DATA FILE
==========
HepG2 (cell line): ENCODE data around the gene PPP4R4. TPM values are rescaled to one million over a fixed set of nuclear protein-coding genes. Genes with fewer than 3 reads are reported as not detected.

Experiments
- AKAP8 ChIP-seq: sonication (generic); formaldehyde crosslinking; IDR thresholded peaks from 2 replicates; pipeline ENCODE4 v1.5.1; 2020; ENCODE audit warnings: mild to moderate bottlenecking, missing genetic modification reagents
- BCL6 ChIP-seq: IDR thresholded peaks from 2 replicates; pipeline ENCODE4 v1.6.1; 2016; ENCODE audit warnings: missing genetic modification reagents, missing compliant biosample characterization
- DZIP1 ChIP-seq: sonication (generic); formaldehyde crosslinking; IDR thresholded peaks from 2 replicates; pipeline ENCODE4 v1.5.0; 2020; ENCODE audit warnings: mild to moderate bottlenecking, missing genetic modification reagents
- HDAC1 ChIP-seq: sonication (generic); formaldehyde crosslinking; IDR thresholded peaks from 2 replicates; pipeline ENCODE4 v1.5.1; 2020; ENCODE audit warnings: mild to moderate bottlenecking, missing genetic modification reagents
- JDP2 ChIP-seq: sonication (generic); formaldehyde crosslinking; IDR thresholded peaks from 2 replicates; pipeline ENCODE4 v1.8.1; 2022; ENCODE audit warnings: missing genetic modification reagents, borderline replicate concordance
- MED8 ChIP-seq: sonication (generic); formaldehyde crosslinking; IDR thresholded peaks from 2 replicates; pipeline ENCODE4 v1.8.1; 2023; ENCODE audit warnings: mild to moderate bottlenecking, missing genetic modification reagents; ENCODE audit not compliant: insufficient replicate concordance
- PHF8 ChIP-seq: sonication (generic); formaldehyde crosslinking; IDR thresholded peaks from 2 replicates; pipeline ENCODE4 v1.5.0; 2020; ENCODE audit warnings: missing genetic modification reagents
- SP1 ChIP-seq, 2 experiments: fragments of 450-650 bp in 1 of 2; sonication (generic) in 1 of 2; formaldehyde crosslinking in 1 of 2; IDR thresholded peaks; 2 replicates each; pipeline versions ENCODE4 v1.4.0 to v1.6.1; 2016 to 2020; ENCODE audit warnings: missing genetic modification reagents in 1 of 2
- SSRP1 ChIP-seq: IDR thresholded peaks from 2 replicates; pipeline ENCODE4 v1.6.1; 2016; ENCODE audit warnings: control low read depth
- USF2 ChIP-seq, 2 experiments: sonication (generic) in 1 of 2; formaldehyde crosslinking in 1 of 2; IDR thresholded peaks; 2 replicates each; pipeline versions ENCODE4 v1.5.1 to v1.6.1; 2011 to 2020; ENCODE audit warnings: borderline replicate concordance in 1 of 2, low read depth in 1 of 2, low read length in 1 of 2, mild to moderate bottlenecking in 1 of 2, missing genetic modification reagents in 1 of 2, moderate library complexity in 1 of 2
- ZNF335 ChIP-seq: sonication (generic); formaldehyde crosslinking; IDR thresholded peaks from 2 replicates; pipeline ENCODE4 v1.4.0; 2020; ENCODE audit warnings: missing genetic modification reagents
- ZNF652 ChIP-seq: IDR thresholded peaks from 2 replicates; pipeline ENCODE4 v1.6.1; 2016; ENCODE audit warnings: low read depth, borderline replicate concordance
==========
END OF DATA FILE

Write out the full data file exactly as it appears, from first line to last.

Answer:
HepG2 (cell line): ENCODE data around the gene PPP4R4. TPM values are rescaled to one million over a fixed set of nuclear protein-coding genes. Genes with fewer than 3 reads are reported as not detected.

Experiments
- AKAP8 ChIP-seq: sonication (generic); formaldehyde crosslinking; IDR thresholded peaks from 2 replicates; pipeline ENCODE4 v1.5.1; 2020; ENCODE audit warnings: mild to moderate bottlenecking, missing genetic modification reagents
- BCL6 ChIP-seq: IDR thresholded peaks from 2 replicates; pipeline ENCODE4 v1.6.1; 2016; ENCODE audit warnings: missing genetic modification reagents, missing compliant biosample characterization
- DZIP1 ChIP-seq: sonication (generic); formaldehyde crosslinking; IDR thresholded peaks from 2 replicates; pipeline ENCODE4 v1.5.0; 2020; ENCODE audit warnings: mild to moderate bottlenecking, missing genetic modification reagents
- HDAC1 ChIP-seq: sonication (generic); formaldehyde crosslinking; IDR thresholded peaks from 2 replicates; pipeline ENCODE4 v1.5.1; 2020; ENCODE audit warnings: mild to moderate bottlenecking, missing genetic modification reagents
- JDP2 ChIP-seq: sonication (generic); formaldehyde crosslinking; IDR thresholded peaks from 2 replicates; pipeline ENCODE4 v1.8.1; 2022; ENCODE audit warnings: missing genetic modification reagents, borderline replicate concordance
- MED8 ChIP-seq: sonication (generic); formaldehyde crosslinking; IDR thresholded peaks from 2 replicates; pipeline ENCODE4 v1.8.1; 2023; ENCODE audit warnings: mild to moderate bottlenecking, missing genetic modification reagents; ENCODE audit not compliant: insufficient replicate concordance
- PHF8 ChIP-seq: sonication (generic); formaldehyde crosslinking; IDR thresholded peaks from 2 replicates; pipeline ENCODE4 v1.5.0; 2020; ENCODE audit warnings: missing genetic modification reagents
- SP1 ChIP-seq, 2 experiments: fragments of 450-650 bp in 1 of 2; sonication (generic) in 1 of 2; formaldehyde crosslinking in 1 of 2; IDR thresholded peaks; 2 replicates each; pipeline versions ENCODE4 v1.4.0 to v1.6.1; 2016 to 2020; ENCODE audit warnings: missing genetic modification reagents in 1 of 2
- SSRP1 ChIP-seq: IDR thresholded peaks from 2 replicates; pipeline ENCODE4 v1.6.1; 2016; ENCODE audit warnings: control low read depth
- USF2 ChIP-seq, 2 experiments: sonication (generic) in 1 of 2; formaldehyde crosslinking in 1 of 2; IDR thresholded peaks; 2 replicates each; pipeline versions ENCODE4 v1.5.1 to v1.6.1; 2011 to 2020; ENCODE audit warnings: borderline replicate concordance in 1 of 2, low read depth in 1 of 2, low read length in 1 of 2, mild to moderate bottlenecking in 1 of 2, missing genetic modification reagents in 1 of 2, moderate library complexity in 1 of 2
- ZNF335 ChIP-seq: sonication (generic); formaldehyde crosslinking; IDR thresholded peaks from 2 replicates; pipeline ENCODE4 v1.4.0; 2020; ENCODE audit warnings: missing genetic modification reagents
- ZNF652 ChIP-seq: IDR thresholded peaks from 2 replicates; pipeline ENCODE4 v1.6.1; 2016; ENCODE audit warnings: low read depth, borderline replicate concordance